Every week, we put together a list of our top 5 articles of the past week. Happy reading!
The Skimm Brains The Cut
As media continues to fragment, there are more & more opportunities for “niche” publications to succeed. While niche is an understatement when you can reach millions of people. A great example is Skimm, a daily newsletter targeted towards millennial women with over 7 million subscribers. It’s a great example of the future (or present) of media will look like and the way they are winning.
Uber’s Secret Restaurant Empire Bloomberg
This is a quick read on the meteoric rise of Uber Eats and the impact ride sharing has had on the restaurant business. Using Uber’s technology and its fleet of drivers, the company is able to tackle the growing segment of food delivery globally.
A Fork in the Road for Avis Fortune
I always liked Avis’ slogan of trying harder. Being number in their market three really does push the company to experiment and takes more risks. This article in Fortune exposes their investment in technology and in particular self-driving. Their partnership with Waymo is particularly interesting and denotes a potential future where the car industry will move to a fleet model.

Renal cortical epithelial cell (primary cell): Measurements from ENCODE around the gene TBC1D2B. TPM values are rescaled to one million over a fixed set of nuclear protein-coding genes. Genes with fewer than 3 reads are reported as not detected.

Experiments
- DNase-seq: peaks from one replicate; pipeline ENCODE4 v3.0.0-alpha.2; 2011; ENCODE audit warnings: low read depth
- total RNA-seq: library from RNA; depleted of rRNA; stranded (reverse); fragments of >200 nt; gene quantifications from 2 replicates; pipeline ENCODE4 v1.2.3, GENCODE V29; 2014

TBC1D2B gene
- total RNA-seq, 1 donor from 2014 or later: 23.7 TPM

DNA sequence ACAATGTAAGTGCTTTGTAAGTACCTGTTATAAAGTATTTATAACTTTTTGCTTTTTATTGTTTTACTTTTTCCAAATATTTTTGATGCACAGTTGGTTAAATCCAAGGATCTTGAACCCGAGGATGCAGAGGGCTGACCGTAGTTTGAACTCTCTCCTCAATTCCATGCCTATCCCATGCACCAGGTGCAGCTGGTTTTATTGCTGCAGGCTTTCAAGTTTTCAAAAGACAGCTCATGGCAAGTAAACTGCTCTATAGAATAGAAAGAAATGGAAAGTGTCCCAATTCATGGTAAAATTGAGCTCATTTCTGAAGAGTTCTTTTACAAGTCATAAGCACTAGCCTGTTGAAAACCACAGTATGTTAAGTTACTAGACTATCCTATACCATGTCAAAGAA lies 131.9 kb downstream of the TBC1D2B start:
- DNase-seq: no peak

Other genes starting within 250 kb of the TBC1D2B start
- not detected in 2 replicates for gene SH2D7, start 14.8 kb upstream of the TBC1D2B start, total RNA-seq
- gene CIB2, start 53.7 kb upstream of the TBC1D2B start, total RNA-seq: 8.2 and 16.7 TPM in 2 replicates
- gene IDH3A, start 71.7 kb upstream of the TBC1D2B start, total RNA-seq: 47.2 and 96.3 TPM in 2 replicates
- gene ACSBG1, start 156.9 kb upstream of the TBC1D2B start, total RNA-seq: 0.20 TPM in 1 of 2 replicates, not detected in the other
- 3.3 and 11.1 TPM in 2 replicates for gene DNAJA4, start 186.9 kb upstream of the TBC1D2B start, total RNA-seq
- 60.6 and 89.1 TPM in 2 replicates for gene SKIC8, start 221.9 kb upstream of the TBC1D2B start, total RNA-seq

Steve Denning explains the necessary steps for an agile transformation. It’s a good high level read on what it takes for an organization to transform its processes. While I don’t agree that some of these points are related to agility, they are nonetheless good practices to consider.
Andrew Chen originally coined the term “growth hacking” so it’s no surprise that he still masters the subject. He created a detailed deck that shows what investors look for in a startup’s metrics, particularly around growth. Marketing has changed and this post demonstrates just how technical is has become.
It’s not April Fools but this hilarious article from CB Insights pokes fun at “corporate innovation”. My favorite rule: Take someone who has plateaued in their career and give them “innovation” – Nothing shows your commitment to growth and innovation like taking someone the whole organization knows isn’t that great and putting them in charge of your very important innovation efforts.